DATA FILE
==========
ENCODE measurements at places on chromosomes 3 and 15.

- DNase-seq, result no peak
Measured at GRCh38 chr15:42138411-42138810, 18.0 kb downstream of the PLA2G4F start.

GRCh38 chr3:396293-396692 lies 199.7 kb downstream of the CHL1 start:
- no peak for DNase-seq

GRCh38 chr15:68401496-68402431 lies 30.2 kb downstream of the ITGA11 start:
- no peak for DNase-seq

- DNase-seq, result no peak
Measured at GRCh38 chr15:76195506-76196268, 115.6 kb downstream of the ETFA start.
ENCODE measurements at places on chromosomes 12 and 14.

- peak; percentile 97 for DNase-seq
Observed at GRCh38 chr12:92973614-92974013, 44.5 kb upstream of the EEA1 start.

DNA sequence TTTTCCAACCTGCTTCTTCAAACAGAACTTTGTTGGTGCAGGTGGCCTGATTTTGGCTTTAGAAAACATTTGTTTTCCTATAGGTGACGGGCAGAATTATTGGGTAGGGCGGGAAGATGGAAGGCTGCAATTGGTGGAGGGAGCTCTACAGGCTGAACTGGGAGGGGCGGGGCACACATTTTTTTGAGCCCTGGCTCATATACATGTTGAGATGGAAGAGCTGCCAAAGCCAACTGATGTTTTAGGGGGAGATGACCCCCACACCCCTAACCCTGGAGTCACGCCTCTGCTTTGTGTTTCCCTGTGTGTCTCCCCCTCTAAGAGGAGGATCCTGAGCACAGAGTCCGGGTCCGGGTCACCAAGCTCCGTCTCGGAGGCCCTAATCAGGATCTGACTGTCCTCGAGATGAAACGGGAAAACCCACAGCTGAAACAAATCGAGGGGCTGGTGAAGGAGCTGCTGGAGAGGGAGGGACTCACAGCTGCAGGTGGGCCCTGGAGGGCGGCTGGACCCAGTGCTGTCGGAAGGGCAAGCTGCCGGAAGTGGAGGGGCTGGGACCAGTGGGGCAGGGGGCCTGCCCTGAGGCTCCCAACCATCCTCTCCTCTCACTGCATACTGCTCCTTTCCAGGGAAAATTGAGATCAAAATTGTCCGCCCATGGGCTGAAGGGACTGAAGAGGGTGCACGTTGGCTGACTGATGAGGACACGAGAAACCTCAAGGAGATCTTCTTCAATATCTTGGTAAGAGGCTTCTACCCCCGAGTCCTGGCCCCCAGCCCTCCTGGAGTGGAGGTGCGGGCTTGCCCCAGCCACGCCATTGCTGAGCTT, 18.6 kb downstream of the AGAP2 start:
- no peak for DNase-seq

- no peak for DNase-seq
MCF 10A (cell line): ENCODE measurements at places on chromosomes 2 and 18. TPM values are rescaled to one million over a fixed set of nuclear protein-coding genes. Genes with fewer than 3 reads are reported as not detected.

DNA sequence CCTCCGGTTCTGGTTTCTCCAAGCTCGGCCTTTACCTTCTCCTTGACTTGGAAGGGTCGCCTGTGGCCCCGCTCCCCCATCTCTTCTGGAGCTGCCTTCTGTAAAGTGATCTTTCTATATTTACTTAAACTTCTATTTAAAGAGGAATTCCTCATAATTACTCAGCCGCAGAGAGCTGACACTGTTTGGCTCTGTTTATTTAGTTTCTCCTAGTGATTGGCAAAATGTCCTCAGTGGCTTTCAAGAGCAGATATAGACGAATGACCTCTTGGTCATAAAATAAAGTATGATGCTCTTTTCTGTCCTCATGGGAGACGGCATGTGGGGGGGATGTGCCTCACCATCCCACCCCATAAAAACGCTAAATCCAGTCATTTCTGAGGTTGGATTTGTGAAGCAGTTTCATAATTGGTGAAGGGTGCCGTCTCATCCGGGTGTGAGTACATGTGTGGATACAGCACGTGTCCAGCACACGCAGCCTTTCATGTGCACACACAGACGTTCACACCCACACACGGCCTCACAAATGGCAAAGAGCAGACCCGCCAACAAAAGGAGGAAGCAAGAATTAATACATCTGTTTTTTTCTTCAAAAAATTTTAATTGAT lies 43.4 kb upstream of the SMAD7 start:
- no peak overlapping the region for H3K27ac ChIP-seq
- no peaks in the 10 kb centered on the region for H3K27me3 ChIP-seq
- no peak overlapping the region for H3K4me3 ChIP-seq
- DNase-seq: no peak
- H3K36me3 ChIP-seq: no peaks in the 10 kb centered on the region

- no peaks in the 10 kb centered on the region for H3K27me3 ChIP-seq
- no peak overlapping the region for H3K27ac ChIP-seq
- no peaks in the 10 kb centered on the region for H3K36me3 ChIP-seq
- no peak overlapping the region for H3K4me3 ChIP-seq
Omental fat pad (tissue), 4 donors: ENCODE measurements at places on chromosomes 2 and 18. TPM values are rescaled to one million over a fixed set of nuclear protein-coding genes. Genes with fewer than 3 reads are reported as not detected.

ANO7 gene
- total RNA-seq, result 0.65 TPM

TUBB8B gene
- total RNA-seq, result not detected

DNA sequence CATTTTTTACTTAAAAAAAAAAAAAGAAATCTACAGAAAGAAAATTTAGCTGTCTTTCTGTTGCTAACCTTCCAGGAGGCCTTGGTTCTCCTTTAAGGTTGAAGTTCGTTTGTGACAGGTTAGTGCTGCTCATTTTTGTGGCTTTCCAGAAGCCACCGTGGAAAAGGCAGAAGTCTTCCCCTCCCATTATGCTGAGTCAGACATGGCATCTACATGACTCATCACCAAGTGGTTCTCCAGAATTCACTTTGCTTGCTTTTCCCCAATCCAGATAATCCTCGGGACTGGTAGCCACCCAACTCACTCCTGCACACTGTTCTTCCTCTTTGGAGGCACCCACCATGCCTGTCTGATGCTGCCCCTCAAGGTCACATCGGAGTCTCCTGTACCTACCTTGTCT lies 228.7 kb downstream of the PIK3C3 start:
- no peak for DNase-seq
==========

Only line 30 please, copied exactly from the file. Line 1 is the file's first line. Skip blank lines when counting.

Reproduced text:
TUBB8B gene